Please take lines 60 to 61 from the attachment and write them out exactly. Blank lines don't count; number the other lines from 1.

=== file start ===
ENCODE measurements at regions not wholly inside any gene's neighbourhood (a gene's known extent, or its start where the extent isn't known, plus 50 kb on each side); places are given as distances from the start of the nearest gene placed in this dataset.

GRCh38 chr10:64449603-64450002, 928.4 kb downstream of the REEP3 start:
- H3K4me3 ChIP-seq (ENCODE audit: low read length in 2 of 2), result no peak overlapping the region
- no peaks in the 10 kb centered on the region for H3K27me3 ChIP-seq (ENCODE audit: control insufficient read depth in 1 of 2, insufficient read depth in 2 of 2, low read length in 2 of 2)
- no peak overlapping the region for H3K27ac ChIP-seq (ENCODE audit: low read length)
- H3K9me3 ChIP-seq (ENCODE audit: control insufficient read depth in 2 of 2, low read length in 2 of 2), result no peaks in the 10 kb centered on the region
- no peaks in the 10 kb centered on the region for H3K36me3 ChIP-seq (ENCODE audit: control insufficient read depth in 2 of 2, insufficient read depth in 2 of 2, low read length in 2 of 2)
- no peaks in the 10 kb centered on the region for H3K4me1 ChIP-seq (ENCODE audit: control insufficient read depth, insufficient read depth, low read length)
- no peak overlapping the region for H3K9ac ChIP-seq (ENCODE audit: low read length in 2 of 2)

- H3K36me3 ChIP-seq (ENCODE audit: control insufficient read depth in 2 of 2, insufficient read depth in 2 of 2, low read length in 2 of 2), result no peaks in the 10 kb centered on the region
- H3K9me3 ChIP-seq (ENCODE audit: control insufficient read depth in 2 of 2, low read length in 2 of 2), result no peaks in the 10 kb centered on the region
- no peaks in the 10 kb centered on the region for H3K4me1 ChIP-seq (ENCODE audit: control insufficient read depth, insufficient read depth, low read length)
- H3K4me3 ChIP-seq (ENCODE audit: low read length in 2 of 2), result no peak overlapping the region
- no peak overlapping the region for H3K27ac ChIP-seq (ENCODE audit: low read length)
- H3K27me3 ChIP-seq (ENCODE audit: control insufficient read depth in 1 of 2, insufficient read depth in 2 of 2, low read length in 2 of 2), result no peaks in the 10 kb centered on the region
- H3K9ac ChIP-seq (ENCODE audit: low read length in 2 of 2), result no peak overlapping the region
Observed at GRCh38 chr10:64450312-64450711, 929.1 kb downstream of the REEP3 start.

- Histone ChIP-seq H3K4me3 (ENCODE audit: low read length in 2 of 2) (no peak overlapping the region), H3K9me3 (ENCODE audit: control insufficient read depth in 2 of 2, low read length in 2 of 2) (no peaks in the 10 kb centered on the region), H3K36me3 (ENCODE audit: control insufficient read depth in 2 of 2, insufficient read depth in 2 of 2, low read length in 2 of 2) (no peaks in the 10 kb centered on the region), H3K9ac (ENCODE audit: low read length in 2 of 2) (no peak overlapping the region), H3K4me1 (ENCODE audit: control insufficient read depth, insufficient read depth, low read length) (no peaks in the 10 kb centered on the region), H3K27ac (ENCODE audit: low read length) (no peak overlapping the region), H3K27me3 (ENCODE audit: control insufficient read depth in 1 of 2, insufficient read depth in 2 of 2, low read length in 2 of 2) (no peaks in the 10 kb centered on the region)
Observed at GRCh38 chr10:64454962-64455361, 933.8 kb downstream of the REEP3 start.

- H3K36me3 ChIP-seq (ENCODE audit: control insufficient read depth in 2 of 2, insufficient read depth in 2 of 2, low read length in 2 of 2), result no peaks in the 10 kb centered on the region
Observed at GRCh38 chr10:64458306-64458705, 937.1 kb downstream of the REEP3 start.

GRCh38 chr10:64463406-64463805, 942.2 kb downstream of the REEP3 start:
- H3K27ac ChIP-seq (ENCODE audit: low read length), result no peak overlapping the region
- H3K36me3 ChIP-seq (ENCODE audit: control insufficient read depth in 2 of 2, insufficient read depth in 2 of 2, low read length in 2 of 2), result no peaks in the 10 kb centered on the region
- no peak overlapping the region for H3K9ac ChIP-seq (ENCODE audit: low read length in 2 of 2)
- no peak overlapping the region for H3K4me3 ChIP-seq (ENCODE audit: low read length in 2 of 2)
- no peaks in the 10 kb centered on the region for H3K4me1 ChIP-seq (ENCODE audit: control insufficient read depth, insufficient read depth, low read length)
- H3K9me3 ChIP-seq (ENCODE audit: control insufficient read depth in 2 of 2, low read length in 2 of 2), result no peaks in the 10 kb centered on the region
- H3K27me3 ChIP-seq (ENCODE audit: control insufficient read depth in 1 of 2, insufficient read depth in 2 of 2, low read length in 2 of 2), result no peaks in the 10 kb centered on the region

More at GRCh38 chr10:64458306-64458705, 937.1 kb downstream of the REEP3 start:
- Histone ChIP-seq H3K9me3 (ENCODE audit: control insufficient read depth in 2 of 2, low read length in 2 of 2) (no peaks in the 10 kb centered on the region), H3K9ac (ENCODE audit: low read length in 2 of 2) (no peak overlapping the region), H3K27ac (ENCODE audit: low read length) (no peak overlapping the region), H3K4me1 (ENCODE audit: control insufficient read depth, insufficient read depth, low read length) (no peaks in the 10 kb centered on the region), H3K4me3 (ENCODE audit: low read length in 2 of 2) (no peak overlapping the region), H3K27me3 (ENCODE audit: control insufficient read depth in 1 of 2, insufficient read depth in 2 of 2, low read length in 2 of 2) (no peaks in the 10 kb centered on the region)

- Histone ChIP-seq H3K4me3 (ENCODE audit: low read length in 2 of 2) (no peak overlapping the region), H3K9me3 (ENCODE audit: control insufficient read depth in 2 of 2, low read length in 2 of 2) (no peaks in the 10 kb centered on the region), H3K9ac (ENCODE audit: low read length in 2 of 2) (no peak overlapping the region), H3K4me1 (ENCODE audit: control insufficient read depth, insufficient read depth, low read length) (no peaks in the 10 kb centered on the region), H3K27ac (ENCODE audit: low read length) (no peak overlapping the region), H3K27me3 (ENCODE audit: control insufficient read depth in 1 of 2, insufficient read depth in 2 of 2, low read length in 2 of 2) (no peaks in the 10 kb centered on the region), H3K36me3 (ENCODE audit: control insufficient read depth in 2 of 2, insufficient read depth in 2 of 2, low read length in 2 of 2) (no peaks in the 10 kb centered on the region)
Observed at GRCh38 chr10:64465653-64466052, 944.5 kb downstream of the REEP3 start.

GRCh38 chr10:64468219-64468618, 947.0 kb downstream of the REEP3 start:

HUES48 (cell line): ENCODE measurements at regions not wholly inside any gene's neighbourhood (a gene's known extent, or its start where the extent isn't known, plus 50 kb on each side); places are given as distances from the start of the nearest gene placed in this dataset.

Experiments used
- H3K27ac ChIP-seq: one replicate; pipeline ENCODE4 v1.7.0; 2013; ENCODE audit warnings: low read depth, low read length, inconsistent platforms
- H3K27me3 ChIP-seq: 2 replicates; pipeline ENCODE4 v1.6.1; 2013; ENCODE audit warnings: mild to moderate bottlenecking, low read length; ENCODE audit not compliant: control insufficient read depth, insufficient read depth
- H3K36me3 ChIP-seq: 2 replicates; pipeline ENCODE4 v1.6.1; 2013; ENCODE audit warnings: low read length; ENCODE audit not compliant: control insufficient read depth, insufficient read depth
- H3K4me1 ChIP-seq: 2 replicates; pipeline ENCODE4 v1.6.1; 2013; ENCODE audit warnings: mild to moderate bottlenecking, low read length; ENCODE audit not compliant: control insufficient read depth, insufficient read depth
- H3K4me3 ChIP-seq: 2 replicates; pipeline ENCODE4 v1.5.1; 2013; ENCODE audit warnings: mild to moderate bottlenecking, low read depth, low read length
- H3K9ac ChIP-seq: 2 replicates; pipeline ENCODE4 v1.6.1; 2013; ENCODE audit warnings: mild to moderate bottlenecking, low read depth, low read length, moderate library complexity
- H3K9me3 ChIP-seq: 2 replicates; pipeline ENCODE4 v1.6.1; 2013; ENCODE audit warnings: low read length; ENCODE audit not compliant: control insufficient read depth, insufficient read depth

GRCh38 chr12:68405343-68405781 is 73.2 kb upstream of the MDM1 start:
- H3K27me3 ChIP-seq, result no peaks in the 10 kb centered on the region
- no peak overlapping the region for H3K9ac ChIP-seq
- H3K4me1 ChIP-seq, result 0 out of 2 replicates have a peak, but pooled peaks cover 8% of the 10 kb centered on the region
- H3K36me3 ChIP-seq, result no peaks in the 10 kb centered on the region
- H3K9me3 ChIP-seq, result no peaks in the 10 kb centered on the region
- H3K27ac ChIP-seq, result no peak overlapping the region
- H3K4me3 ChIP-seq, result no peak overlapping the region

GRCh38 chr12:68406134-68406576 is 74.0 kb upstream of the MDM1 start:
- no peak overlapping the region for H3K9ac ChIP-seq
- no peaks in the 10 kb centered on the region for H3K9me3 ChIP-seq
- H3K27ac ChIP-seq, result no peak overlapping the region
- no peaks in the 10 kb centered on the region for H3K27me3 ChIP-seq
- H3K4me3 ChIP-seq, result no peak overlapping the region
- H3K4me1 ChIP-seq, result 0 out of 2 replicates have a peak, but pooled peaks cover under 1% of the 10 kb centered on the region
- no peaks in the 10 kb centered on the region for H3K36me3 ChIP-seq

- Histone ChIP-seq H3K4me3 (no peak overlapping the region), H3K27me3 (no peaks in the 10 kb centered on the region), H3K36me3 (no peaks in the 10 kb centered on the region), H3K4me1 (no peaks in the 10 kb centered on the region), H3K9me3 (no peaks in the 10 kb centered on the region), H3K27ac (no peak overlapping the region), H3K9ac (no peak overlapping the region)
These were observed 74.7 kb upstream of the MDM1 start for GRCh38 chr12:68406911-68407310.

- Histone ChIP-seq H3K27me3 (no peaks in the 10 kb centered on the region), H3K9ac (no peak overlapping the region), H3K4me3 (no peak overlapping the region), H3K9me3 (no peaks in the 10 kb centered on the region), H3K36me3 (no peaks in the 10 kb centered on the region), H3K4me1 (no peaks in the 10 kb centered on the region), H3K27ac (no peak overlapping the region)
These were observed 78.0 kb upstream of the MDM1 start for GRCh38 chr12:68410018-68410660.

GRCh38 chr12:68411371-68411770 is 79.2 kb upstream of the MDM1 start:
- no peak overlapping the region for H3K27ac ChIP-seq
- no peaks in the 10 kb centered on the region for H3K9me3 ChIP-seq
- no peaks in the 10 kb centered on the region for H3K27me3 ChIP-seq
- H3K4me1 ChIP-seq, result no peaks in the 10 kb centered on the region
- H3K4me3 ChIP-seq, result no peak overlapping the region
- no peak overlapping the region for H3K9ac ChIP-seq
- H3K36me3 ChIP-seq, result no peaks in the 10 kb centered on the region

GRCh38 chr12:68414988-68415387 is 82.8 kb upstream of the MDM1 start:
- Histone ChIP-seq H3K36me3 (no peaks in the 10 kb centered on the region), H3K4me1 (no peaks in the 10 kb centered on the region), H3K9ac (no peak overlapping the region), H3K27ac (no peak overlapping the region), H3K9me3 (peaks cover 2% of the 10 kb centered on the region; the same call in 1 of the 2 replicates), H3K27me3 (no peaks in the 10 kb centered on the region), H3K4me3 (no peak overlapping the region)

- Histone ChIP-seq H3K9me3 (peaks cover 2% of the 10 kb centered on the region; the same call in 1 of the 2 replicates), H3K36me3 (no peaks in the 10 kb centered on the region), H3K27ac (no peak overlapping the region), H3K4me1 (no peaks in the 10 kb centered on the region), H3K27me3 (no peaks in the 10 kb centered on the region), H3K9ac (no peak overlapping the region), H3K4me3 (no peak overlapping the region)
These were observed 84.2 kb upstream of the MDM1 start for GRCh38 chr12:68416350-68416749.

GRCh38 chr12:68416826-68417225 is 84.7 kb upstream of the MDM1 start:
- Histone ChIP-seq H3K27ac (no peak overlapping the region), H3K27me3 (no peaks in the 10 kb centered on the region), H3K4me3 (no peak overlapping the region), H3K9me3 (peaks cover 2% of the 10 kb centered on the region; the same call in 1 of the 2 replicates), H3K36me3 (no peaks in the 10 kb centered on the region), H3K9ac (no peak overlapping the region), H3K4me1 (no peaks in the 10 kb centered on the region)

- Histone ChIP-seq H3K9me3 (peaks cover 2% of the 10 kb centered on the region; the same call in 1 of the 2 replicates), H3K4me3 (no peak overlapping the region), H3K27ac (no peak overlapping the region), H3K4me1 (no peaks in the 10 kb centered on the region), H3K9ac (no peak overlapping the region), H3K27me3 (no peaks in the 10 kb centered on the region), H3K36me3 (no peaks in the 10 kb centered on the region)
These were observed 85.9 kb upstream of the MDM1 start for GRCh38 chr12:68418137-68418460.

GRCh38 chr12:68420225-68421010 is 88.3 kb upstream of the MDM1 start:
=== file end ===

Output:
- Histone ChIP-seq H3K4me3 (no peak overlapping the region), H3K27me3 (no peaks in the 10 kb centered on the region), H3K36me3 (no peaks in the 10 kb centered on the region), H3K4me1 (no peaks in the 10 kb centered on the region), H3K9me3 (no peaks in the 10 kb centered on the region), H3K27ac (no peak overlapping the region), H3K9ac (no peak overlapping the region)
These were observed 74.7 kb upstream of the MDM1 start for GRCh38 chr12:68406911-68407310.